Both equilibrium 4 and equilibrium 5 involve mixed strategies, and hence neither is a formal ESS. They differ only in that cheap-looking gifts from attractive males are rejected in equilibrium 4 but accepted in equilibrium 5. To determine stability, the dynamics of drift and selection pressure must be considered. For fixed Pf there is a range of values of ρ for which equilibria of type 4 or 5 are Nash equilibria of the game. If the value of ρ drifts above the upper ρ boundary (the solid red boundary in figure 2), it becomes optimal for females to accept valuable-looking gifts from unattractive males; this in turn causes selection to push the male population back below the boundary. Thus this upper boundary for ρ is an attracting boundary. For values of Pf toward the bottom of the range for which equilibrium 4 applies, there is also a non-zero lower boundary for ρ (figure 2; dashed red line). This, however, behaves very differently from the upper boundary. If the value of ρ drifts below this boundary, females should stop accepting valuable-looking gifts from attractive males, hence there will be selection for ρ to decline further, until equilibrium 1 is reached. Equilibrium 4 is, therefore, effectively unstable for values of Pf for which this lower boundary (a repelling boundary) exists.

Figure 2 indicates that for a wide range of values of Pf, a significant or dominant proportion of costly gifts offered to attractive females are extravagant. (We do not consider variation in Pm in the same way as variation in Pf because equilibrium 3 has only limited sensitivity to variation in Pm, and the other four equilibria hold for all Pm in the range 0<Pm<1. Pf is, therefore, the more important parameter for sensitivity purposes.)

5. Model 2: sexual selection with no paternal care

We now consider a mating system involving no paternal care, but with choosy females and nuptial gifts. We assume that males are in either ‘good’ or ‘poor’ condition. Condition is correlated with male quality, so that a female gets a positive expected payoff from mating only if the male is in good condition. If condition affects the ease with which a male can procure different types of gift, then a gift may function as an indicator of condition.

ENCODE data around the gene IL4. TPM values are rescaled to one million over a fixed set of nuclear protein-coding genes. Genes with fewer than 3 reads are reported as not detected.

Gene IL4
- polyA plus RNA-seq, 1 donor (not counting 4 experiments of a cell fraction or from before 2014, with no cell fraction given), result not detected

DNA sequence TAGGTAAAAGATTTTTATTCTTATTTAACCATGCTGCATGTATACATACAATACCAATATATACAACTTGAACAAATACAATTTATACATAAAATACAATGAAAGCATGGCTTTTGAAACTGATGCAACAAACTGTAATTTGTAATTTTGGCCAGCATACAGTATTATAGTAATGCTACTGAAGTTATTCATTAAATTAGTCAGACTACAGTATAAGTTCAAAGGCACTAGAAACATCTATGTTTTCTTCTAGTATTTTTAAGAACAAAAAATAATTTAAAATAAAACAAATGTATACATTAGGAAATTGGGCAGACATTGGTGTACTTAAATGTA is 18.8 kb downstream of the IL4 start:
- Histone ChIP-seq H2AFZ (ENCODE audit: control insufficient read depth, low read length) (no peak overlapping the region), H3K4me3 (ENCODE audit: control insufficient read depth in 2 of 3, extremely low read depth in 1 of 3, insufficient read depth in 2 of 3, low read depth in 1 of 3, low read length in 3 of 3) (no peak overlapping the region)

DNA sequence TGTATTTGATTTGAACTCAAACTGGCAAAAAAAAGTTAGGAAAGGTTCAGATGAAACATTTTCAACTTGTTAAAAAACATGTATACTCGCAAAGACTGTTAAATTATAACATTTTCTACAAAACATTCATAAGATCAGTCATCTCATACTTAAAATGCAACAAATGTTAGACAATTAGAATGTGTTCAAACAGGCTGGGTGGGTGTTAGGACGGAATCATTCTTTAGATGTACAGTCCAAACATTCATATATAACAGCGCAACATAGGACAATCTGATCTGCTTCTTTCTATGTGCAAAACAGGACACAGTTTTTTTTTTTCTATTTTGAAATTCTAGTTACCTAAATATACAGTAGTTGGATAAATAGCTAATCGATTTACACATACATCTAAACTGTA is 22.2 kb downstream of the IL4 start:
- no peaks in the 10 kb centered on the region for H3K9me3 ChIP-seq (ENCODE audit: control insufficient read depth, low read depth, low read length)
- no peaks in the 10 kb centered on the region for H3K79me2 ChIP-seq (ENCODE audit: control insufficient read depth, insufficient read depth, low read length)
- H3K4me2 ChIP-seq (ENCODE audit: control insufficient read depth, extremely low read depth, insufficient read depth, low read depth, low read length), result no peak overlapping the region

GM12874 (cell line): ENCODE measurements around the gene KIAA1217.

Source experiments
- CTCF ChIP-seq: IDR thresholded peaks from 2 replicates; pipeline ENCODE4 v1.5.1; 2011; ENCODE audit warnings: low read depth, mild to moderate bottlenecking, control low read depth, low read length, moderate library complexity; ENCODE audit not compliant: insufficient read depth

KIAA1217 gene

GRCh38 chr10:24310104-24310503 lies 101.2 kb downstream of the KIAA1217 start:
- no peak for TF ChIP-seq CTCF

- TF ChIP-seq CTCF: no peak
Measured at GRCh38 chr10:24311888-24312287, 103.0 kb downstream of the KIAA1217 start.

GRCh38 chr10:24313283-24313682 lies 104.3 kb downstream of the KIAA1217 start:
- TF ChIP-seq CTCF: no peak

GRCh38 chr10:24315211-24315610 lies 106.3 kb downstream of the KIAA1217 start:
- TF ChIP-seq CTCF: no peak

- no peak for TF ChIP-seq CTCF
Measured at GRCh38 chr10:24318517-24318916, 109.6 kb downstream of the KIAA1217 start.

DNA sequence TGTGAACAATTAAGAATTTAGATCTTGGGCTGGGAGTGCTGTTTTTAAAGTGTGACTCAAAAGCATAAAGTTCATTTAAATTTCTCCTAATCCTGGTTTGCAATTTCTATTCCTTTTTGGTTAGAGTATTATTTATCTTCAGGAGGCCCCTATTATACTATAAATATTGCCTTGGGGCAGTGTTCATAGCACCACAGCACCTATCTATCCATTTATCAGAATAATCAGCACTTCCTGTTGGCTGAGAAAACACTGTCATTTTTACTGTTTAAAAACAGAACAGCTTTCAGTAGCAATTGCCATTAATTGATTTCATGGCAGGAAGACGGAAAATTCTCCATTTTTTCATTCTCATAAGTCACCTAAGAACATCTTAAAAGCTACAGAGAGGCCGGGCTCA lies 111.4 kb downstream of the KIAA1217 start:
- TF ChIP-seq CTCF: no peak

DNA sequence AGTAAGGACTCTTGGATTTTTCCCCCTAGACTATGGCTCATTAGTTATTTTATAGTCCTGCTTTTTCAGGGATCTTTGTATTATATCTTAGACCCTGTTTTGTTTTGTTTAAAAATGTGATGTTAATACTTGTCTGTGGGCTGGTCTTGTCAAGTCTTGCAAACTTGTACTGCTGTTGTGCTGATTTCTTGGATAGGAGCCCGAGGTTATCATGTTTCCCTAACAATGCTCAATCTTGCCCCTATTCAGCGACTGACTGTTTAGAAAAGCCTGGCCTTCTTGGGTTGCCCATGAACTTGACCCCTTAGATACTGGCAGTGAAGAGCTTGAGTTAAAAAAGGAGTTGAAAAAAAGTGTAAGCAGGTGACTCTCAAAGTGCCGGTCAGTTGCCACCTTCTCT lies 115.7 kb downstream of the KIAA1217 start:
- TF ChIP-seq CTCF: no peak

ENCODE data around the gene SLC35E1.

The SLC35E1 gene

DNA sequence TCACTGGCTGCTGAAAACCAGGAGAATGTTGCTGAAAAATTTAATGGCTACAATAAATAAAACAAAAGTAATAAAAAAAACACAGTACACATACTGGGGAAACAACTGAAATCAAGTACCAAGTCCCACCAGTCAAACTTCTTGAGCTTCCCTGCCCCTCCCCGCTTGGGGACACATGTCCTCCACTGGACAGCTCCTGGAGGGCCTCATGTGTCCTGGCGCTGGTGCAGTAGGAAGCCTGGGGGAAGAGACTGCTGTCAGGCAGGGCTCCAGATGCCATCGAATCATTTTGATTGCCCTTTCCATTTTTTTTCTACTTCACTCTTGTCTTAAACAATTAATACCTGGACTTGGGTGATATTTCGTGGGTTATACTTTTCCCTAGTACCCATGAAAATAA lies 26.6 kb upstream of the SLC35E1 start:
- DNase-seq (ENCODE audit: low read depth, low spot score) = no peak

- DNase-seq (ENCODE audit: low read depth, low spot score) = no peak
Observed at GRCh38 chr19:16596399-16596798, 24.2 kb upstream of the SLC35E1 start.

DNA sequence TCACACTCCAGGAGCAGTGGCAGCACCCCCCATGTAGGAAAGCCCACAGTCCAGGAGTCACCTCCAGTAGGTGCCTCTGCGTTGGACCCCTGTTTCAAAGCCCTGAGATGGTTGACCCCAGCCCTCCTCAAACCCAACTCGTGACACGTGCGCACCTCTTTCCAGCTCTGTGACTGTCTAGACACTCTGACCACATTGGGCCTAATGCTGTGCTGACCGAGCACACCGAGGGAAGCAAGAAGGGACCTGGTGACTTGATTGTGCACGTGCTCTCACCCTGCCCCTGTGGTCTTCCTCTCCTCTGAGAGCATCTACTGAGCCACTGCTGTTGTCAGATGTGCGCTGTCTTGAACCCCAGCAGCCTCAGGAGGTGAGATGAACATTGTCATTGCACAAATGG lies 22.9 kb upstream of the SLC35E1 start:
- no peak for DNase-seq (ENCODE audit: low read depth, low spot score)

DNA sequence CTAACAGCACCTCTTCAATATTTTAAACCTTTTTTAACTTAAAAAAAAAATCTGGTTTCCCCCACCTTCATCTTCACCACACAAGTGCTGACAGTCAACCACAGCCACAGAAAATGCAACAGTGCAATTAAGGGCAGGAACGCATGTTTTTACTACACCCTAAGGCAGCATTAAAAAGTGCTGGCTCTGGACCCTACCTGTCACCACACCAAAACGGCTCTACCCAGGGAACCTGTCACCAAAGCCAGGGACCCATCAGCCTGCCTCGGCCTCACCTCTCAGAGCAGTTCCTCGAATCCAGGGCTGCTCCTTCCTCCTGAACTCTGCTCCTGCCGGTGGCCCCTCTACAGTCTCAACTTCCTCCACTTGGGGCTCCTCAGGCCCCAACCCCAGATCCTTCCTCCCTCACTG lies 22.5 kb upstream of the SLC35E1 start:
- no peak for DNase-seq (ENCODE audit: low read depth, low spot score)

A female is in either a sexually receptive or non-receptive physiological state. A receptive female is willing to mate with a male who is in good condition. By ‘mate with’ we mean here accept his gametes with the purpose of using them for fertilization. A non-receptive female will not mate, i.e. not accept gametes for fertilization purposes, but may nevertheless be willing to accept gifts which have intrinsic value.

As before, a male is able to offer a cheap, valuable or extravagant gift; the female observes the gift imperfectly and must pay a small cost to accept it. The game, illustrated in figure 3, has the same structure as the facultative paternal care game of model 1, but there is no post-mating move in which males choose whether or not to help. It can be shown that the two games are mathematically equivalent (this equivalence is summarized in table 4 and explained in more detail in Electronic Appendix D), and can therefore be treated as the same for the purpose of analysis. So model 2 also readily yields solutions in which extravagant gifts dominate over valuable gifts as facilitators of mating. In such solutions, the gift acts as an honest indicator of the male's condition: males in good condition should offer mostly extravagant gifts, whereas those in poor condition should offer only cheap gifts as the fitness cost to them of procuring any other gift is too high. At the same time, the dominance of extravagant over valuable gifts as an indicator of good male condition deters non-receptive females from acting as gold-diggers.

Figure 3

Game tree for model 2 (no paternal care, variable male condition).

View this table:
Table 4

Equivalence of the two models.

6. Discussion